A. Greet them. Greet your enemies. This is a simple step we often overlook. One part of loving our enemies is to greet them graciously when we see them. Sometimes (often, perhaps) instead of turning the other cheek, we turn our whole body away so we won’t have to say hello to someone who has hurt us. Some of us are good at looking the other way, ducking into a room, crossing the street, or even using Caller ID to keep from greeting those who have hurt us. But if we only greet our friends, what benefit is that? Do not even sinners greet each other? One part of loving your enemies is to greet them instead of avoiding them.
B. Disarm them. That’s what you do when you turn the other cheek or go the second mile. You disarm them by doing the very thing they least expect.
C. Do Good to Them. It’s fascinating that both times in this passage when Jesus says, “Love your enemies,” he follows it immediately by saying, “Do good to them,” so that we won’t miss the point. Doing good to your enemies means seeing beyond your pain and their meanness to their humanity. It means seeing them as people made in the image of God and understanding that there is something twisted inside that causes them to do what they do. “Doing good” means that you do what will promote their healing despite the way they have treated you. The idea is, you make the first move. You send the e-mail. You pick up the phone. You make the contact. You bridge the gap. You set up the appointment. This week I spoke with a businessman who is greatly gifted in sharing Christ with others. 4 keys to being used by God to help others: Show up, hang loose, trust God, stay alert. Those keys will work for you if you want to help those who have hurt you.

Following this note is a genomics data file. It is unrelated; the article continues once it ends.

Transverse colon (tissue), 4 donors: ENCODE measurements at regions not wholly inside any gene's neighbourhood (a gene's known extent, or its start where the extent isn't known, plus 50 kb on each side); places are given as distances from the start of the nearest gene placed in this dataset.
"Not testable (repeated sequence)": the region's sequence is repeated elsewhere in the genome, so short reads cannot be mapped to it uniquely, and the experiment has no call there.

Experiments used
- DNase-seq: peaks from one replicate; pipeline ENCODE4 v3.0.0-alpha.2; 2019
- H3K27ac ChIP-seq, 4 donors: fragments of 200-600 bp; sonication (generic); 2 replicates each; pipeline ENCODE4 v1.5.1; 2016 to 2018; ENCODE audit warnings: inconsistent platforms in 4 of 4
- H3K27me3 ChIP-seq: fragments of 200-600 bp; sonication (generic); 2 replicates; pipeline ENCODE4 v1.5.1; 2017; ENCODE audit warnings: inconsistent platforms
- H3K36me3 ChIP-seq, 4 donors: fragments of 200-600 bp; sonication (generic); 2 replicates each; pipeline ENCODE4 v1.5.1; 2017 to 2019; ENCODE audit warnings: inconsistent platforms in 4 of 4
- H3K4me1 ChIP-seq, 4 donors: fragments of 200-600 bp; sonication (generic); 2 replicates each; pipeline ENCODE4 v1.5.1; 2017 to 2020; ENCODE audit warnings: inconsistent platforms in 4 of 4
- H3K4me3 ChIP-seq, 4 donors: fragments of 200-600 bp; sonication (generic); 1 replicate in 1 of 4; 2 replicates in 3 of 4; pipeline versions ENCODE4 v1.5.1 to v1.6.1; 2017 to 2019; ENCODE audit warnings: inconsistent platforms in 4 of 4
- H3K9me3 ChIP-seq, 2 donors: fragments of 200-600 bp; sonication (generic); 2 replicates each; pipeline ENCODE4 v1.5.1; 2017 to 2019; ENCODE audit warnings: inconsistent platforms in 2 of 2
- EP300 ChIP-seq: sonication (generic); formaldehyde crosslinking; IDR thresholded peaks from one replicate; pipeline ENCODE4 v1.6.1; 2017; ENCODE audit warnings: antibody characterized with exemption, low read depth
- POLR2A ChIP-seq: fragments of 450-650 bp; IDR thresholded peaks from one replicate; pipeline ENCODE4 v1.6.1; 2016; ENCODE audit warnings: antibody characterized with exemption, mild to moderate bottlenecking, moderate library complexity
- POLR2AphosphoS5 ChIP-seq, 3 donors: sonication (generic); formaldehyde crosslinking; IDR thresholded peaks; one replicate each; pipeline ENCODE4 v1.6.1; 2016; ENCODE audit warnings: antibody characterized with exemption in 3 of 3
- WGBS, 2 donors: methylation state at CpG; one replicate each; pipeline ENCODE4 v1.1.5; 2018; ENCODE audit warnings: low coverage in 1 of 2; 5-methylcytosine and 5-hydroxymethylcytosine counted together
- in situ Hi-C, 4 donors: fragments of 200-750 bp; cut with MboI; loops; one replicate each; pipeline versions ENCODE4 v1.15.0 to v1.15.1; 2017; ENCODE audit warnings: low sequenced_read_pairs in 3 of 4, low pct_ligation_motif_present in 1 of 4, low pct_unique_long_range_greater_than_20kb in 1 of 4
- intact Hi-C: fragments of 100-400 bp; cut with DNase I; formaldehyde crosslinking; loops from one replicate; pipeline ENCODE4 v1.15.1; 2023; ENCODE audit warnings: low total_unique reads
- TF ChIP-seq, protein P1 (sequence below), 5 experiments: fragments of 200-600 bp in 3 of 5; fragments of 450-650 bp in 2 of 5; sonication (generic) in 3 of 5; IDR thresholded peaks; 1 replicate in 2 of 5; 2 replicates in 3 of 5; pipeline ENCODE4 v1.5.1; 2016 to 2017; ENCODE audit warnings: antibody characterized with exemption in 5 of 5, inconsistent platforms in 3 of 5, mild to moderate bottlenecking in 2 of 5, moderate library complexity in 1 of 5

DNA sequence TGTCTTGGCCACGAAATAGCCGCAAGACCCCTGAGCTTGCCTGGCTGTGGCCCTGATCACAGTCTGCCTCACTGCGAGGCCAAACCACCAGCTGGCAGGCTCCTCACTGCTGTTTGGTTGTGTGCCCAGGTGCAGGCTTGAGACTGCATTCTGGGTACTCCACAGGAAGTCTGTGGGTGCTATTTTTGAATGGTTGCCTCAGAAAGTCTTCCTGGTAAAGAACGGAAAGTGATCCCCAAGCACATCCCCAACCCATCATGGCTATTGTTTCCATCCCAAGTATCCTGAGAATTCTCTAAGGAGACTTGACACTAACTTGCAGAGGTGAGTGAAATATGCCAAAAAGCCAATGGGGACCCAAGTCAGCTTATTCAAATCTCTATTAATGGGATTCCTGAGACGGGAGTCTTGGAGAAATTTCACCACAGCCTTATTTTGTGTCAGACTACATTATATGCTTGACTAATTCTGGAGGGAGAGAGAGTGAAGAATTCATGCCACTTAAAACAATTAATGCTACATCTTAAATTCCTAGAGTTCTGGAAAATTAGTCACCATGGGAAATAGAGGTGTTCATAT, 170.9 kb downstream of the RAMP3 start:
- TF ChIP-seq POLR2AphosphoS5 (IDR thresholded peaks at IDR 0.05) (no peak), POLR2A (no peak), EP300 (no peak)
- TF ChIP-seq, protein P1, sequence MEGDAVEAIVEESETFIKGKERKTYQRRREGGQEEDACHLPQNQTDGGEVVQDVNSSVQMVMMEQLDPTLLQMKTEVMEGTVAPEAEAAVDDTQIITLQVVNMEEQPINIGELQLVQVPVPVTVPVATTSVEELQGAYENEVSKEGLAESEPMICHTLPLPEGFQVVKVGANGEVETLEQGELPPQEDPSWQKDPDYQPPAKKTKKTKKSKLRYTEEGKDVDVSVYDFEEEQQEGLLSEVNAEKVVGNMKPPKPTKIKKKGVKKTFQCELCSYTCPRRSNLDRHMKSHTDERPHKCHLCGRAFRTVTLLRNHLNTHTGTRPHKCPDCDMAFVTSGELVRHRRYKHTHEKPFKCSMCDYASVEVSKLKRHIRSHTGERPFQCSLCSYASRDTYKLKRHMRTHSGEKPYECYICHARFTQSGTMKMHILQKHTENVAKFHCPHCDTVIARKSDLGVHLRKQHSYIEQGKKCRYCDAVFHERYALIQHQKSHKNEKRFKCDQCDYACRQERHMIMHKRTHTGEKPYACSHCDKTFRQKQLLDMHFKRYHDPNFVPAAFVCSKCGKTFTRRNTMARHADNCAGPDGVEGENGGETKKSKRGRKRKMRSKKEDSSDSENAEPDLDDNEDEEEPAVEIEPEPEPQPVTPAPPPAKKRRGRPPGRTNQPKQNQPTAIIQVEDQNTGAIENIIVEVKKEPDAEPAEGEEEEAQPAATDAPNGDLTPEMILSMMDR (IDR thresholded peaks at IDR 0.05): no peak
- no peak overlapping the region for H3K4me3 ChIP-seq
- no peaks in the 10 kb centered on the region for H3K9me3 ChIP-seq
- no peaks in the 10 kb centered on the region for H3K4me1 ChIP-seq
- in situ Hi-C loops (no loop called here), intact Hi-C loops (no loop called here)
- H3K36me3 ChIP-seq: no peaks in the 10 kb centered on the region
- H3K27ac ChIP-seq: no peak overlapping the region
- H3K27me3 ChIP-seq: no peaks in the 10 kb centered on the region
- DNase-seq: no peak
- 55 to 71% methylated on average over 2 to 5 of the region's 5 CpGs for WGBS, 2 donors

D. Refuse to speak evil of them. That’s what Jesus meant when he said, “Bless those who curse you.” It means you refuse to think evil thoughts and you refuse to speak evil words against those who have wronged you. Proverbs has a great deal to say about the power of words. “The tongue has the power of life and death, and those who love it will eat its fruit” (Proverbs 18: 21). Every time we open our mouth, life or death comes out. I am increasingly impressed with this thought: Forgiveness in many cases is not possible because we will not stop talking. As long as we talk over and over again about how others have hurt us, we will never find the strength to forgive. At some point, we have to stop talking and start forgiving.
E. Thank God for them. If you believe in the sovereignty of God, you must believe that your enemy is sent to you by God’s design and with God’s approval. Your enemy could not torment you apart from God’s permission. Behind your enemy stands the hand of God. God would never permit it if he did not intend to bring something good out of it.